Consider this a warning: Juliette Caruso’s KNIGHT’S OATH appears to be a rather long novel, one that should take a few days to read, but it is rather difficult to put down, and the unwary reader may find themselves resurfacing after a few hours to find they’ve devoured it in one sitting. The characters are believable and intelligently written, their problems are not derived from any unnatural idiocy or refusal to actually communicate with each other as in so many romance novels, and the passionate love that develops between the main pair is built naturally, with initial attraction growing in realistic fashion into something intense, compelling, and engaging. Both care profoundly about the people they serve, Corin as a fighter and Eliana as a healer, and that caring is at the heart of their deep love for each other.
The other characters in the book are sensible and well-developed. Even when they interfere with the main couple’s romance, the reader can see where they’re coming from and, particularly with Eliana’s father and the Queen, can see how the responsibilities and duties laid on their shoulders prevent them from completely supporting the Cause of True Love. The world Caruso has built is intriguing, enough like our own to be recognizable but with a number of significant differences that leave their impressions on the story. Gender roles are different, but not unrealistically so — young marriageable women are still treated as marketable commodities, as in our medieval world, but they do a good bit of the negotiating themselves, command bride prices rather than giving dowries, and no one seems to question the authority of the Queen or the future succession of the Crown Princess on the grounds of sex. There is a bit of magic in the book, especially with respect to the Healer’s Touch Eliana possesses, and it is smoothly integrated into the plot, believably and intelligently, with different characters reacting differently to it in realistic ways. KNIGHT’S OATH is first and foremost a love story, though, and the emotions are drawn deeply and powerfully, pulling the reader in to experience the tenderness, pining – oh, so much pining! – heartbreak and final resolving joy with the main couple. It’s a thoroughly enjoyable read, and while the main love story is neatly tied up at the end, there are enough political loose ends to hang a potentially very enjoyable sequel from, should the author be so inclined.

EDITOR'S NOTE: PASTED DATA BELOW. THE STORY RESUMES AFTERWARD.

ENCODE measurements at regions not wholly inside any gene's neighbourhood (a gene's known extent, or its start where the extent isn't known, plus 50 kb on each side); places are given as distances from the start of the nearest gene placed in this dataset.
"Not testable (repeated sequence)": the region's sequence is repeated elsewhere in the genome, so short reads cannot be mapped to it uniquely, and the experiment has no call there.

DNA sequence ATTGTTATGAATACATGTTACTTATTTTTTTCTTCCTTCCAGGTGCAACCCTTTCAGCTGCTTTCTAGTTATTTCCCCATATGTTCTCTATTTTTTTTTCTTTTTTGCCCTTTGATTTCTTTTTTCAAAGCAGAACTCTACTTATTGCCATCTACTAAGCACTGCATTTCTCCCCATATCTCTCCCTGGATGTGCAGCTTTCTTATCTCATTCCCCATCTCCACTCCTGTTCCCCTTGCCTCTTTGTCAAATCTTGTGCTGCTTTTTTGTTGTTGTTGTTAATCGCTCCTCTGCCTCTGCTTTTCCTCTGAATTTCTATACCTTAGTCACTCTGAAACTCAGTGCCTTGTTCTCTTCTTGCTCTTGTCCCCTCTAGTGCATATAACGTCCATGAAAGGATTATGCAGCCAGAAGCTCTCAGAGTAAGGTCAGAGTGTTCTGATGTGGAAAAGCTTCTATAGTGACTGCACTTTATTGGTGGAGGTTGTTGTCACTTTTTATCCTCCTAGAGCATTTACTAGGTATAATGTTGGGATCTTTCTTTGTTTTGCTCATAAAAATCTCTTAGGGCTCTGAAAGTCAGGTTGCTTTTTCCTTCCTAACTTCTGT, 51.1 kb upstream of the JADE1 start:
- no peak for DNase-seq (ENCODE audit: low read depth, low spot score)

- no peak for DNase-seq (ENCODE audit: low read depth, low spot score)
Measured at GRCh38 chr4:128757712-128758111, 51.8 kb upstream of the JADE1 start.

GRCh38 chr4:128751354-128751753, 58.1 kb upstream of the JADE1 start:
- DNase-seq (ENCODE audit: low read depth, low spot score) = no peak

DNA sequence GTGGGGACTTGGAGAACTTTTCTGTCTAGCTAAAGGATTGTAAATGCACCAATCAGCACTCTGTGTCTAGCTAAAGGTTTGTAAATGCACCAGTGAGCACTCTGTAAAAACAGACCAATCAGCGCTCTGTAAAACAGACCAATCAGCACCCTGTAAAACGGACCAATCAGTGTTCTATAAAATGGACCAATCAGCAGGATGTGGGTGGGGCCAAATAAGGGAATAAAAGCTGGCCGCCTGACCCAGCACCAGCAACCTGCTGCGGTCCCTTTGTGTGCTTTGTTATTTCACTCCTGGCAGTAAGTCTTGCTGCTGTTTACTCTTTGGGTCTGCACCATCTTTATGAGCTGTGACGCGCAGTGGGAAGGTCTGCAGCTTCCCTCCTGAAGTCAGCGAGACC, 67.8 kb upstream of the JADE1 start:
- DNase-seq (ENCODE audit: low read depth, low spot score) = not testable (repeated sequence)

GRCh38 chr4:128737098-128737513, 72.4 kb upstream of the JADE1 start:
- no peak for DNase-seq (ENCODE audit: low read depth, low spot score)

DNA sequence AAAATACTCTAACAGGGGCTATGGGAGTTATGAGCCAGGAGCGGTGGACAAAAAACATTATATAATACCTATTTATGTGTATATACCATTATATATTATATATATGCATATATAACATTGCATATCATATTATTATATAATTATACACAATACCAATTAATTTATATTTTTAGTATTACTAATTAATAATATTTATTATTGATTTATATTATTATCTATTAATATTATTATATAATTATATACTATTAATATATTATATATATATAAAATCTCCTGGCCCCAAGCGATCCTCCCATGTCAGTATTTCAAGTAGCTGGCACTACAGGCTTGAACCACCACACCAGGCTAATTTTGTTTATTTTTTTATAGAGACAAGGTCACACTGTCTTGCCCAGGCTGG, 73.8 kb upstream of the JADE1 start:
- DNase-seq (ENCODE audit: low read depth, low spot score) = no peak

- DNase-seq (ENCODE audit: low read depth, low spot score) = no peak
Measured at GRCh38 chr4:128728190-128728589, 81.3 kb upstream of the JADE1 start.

Juliette Caruso’s KNIGHT’S OATH is an intensely passionate romance novel set in a thoughtfully-designed medieval world, with real heart and heat.
~Catherine Langrehr for IndieReader